That being said, I think the historicist approach is neither political enough nor properly historical. Too often it assumes that our own historical position is privileged and outside of history. Sometimes it abjures formal or syntactical analysis of musical texts completely, claiming that to refer to an autonomous text is formalistic and disassociated from history and culture. This is wrong. Texts speak mutely in a language whose intentions were always already negated by the culture which made them homeless. Insofar as music works to make its objectless intentions convincing, it becomes ambiguous at its moment of blinding clarity (Ask a music lover to articulate what she’s feeling at the end of Mahler 9 or Götterdämmerung; her tongue-tied, stammering inarticulateness is evidence, rather than disproof, of the certainty and integrity of her emotional response). Therefore, critique as a mere way of explaining social practices or drawing historical connections is not only insufficient but violent: it uses the positivity of historicity to bring music back into a world to which it never belonged. It reconciles music to its place in history. Music as a symptom of bourgeois capital is historical precisely in its not belonging to history. Often it inherits the future of a past which went unfulfilled (Brahms or Mahler); at other times, it looks toward a future in which that past will finally be buried and done with (Berlioz or Stockhausen). Only in rare cases, say Max Reger, is it interested in the present.
It seems like I’ve only offered ways not to critique. So here’s another one: critique which refers formally to a necessary link between theory and practice without offering any material to that dialectic (as it seems I’m doing now). So I have no easy formulations. I think critics (and performers) should start with the music which moves them and try to articulate their subjective responses. Critiquing music well means first caring about it: without this, one is merely regurgitating an academic discourse. There is Truth in music, and a formal understanding of music’s surface, of its thwarted intentions, is often the best way to grasp the truth of the world it failed to realize.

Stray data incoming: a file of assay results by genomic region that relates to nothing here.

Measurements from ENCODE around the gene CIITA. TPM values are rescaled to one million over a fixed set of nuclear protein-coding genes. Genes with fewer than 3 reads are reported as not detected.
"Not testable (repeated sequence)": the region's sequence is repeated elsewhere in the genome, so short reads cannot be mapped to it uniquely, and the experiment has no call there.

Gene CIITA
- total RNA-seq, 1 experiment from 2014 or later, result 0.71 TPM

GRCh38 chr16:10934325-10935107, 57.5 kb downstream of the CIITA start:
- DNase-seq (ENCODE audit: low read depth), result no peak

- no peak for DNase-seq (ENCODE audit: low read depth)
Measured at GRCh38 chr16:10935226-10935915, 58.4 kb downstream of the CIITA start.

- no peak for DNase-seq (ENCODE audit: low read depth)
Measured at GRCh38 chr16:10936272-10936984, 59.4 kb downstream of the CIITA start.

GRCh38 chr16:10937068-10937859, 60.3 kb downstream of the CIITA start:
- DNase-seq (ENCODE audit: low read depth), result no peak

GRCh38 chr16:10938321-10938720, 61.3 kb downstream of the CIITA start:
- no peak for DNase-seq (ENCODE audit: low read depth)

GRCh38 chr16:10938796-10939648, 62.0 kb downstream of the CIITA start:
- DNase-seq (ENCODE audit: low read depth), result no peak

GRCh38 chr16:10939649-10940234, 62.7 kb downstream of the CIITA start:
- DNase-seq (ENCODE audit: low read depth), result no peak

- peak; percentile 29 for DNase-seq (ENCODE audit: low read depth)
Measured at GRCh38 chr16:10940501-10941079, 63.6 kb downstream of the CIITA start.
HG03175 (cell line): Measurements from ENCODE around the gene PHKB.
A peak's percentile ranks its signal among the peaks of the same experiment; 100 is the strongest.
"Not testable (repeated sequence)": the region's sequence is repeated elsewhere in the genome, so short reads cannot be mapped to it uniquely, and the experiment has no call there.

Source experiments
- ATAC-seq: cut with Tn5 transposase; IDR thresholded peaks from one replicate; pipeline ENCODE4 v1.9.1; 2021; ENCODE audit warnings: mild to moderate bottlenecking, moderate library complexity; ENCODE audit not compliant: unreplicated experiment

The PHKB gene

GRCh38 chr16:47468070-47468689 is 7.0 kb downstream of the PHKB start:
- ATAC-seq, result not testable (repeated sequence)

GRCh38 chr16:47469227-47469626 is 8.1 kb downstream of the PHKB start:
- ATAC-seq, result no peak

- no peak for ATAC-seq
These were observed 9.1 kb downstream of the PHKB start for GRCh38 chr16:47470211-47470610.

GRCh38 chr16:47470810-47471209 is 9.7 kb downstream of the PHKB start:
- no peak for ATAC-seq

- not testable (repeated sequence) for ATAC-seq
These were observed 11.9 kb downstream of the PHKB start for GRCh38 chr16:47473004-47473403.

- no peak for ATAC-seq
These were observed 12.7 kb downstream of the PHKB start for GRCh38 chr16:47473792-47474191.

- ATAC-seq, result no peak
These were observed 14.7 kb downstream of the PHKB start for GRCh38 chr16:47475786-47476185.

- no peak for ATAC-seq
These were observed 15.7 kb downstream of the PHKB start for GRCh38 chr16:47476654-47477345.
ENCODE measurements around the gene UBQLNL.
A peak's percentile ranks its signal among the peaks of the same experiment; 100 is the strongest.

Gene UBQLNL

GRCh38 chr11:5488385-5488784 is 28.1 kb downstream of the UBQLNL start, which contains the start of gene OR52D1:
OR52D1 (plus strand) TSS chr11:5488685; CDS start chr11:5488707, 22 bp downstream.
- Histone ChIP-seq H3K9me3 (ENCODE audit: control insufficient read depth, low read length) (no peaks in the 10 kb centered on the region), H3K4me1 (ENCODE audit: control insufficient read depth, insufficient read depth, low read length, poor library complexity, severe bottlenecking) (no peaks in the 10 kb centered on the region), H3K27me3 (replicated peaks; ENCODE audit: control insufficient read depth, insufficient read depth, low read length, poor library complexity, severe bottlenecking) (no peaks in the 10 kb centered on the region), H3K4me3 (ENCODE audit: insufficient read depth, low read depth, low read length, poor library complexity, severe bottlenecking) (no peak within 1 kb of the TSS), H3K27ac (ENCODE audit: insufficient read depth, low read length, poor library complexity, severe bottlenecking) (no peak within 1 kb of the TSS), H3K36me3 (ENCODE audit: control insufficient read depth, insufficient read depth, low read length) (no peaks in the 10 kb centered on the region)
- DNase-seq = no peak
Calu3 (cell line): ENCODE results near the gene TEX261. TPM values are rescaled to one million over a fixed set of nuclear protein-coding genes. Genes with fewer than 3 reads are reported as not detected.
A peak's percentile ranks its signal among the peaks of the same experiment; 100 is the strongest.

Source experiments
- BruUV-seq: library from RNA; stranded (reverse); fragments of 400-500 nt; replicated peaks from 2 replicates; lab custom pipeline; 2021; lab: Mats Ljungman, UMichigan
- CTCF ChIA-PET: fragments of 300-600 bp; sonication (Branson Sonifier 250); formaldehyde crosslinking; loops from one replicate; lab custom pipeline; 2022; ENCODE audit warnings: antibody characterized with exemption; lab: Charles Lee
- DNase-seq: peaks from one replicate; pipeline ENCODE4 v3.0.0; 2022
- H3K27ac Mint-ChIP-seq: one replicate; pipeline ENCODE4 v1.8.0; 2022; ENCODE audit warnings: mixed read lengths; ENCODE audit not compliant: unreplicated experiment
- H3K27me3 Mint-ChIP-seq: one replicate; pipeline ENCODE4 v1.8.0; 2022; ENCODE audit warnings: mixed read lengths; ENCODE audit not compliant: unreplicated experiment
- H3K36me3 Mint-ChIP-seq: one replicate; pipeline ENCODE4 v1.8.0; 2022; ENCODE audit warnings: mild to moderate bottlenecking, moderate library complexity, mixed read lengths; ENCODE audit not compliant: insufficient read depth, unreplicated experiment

C.D.V.: Are you at all concerned over anti-aesthetic sentiments in the left (such as in Anti-Nietzsche by Malcolm Bull)? Do you think the radicalization of art has pushed us away at the radicalization of aesthetics?
D.W.: What does concern me is the tendency of today’s left to use aesthetic spectacle as a substitute for political action. The overestimation of the role of art is symptomatic of a failed or even non-existent politics. Occupy Wall St, for example, used art to put forward its explicit political message, often through catchy slogans on banners and video projections. First, the politics which is espoused in these spectacles of cultural resistance is usually tepid and simplistic. Often it asks people to wake up and change their subjective attitude towards the System, or the Man, as if the political issue at stake were one of “attitude.” Second, the attempt of performance art to synthesize art and politics is itself flawed and symptomatic of our lacking a real politics. Today at 3:30 we enjoy our symptom for two hours, we take part in an onanistic community of solidarity, and then we go home. It’s a symptom of our historical condition that politics becomes spectacle so quickly in the absence of authentic political organization. Spectacle, attempting to be the re-presentation of politics, actually functions as its end station, taking a political moment which failed to actualize itself in the world and re-inscribing it within a self-enclosed realm with clearly delineated boundaries, a beginning and an end. Our political failures migrate to spectacle when their claims can no longer be pressed within the world. Spectacle is where politics goes to die, but it is celebrated within these pageants as vibrant and thriving.